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J Res Adolesc. 2015 Mar;25(1):36-43.

Longitudinal Associations Among Religiousness, Delay Discounting, and Substance Use Initiation in Early Adolescence.

Author information

1
Department of Psychology, Virginia Polytechnic Institute and State University.
2
Department of Psychology, University of Miami.
3
Advanced Recovery Research Center, Virginia Tech Carilion Research Institute.
4
Department of Behavioral and Social Sciences, University of Montevallo.

Abstract

Prior research indicates that religiousness is related negatively to adolescent health risk behaviors, yet how such protective effects operate is not well understood. This study examined the longitudinal associations among organizational and personal religiousness, delay discounting, and substance use initiation (alcohol, cigarette, and marijuana use). The sample comprised 106 early adolescents (10-13 years of age, 52% female) who were not using substances at Time 1. Path analyses suggested that high levels of personal religiousness at Time 1 were related to low levels of substance use at Time 2 (2.4 years later), mediated by low levels of delay discounting. Delay discounting appears to be an important contributor to the protective effect of religiousness on the development of substance use among adolescents.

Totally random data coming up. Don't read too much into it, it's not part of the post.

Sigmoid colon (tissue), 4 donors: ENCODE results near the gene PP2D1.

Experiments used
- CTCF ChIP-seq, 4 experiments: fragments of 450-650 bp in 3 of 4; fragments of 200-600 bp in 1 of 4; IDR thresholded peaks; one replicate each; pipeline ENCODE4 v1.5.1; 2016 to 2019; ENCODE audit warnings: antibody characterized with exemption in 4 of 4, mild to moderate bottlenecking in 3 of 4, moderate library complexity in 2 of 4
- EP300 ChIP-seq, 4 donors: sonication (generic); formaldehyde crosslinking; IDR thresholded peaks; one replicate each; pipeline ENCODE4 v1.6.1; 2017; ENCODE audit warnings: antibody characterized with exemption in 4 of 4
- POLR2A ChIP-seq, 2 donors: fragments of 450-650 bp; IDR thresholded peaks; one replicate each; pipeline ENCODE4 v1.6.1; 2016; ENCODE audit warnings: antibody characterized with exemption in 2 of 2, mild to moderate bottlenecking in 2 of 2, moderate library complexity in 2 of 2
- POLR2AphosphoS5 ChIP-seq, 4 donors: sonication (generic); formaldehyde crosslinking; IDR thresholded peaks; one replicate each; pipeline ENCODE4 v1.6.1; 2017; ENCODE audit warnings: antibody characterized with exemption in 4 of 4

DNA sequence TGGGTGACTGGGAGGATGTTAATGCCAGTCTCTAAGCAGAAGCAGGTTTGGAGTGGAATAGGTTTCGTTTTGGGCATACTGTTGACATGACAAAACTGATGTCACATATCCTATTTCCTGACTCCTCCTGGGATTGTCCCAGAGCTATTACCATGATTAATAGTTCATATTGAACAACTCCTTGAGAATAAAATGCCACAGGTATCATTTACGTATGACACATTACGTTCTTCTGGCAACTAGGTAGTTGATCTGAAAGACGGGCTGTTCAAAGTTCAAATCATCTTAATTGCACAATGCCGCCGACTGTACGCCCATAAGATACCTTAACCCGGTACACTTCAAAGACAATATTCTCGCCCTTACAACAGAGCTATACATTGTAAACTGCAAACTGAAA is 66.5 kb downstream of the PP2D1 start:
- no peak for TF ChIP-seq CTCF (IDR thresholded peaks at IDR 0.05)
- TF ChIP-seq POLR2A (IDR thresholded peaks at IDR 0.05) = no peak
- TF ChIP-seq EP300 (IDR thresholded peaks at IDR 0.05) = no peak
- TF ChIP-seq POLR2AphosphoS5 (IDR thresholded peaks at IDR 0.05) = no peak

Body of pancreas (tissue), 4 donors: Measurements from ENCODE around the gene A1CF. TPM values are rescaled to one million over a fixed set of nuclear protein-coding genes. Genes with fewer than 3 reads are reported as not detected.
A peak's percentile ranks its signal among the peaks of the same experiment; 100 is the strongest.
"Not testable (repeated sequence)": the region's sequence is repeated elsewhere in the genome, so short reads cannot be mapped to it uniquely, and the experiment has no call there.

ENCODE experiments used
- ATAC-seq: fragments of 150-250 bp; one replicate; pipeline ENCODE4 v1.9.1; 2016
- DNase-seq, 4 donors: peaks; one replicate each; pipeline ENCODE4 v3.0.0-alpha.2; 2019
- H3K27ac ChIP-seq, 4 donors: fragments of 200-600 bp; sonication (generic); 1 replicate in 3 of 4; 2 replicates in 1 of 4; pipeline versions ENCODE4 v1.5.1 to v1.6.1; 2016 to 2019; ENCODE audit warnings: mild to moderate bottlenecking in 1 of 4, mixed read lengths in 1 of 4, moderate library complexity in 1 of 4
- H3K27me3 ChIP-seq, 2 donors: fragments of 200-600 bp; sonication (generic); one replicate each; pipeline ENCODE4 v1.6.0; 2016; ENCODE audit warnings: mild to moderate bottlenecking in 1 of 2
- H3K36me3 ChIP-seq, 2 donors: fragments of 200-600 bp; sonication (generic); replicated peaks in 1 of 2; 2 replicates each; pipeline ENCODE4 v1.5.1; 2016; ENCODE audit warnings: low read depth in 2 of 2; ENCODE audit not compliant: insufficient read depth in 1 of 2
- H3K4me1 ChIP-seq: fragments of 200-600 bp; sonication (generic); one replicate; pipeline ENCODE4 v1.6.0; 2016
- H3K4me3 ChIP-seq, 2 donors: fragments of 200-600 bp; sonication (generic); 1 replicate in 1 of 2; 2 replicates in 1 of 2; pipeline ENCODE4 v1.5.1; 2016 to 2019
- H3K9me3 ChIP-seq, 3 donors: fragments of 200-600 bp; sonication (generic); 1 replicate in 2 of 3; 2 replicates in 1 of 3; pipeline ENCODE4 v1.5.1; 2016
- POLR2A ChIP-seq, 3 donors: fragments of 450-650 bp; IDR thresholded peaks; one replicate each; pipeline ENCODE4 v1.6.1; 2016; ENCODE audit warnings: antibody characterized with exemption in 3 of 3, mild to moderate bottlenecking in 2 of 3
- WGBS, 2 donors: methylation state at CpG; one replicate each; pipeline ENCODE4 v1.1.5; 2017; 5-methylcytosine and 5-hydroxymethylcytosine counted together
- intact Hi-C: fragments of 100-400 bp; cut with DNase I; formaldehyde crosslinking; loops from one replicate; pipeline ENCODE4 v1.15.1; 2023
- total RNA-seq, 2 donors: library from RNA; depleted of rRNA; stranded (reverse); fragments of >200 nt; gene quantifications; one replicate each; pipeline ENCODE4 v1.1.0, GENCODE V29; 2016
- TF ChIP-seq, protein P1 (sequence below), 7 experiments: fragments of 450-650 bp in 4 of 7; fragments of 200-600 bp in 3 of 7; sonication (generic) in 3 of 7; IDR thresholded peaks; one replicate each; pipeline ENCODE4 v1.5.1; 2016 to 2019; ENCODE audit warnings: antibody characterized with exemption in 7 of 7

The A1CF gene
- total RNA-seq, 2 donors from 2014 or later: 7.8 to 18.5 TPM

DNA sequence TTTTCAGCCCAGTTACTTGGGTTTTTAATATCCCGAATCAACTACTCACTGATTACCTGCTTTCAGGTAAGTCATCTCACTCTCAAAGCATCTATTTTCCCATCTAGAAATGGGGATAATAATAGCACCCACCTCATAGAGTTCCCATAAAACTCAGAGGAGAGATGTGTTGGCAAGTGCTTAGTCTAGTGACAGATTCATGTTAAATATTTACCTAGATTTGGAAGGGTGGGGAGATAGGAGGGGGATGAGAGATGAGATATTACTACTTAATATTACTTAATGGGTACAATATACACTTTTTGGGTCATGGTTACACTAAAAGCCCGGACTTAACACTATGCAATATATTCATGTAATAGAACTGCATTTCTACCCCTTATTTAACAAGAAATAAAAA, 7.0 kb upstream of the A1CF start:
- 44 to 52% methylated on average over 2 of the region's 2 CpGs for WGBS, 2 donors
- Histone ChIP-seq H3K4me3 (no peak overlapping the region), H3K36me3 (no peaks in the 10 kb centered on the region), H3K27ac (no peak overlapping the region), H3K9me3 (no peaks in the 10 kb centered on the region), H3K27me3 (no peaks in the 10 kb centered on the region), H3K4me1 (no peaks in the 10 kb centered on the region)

KEYWORDS:

Adolescent Substance Use Initiation; Delay Discounting; Religiousness

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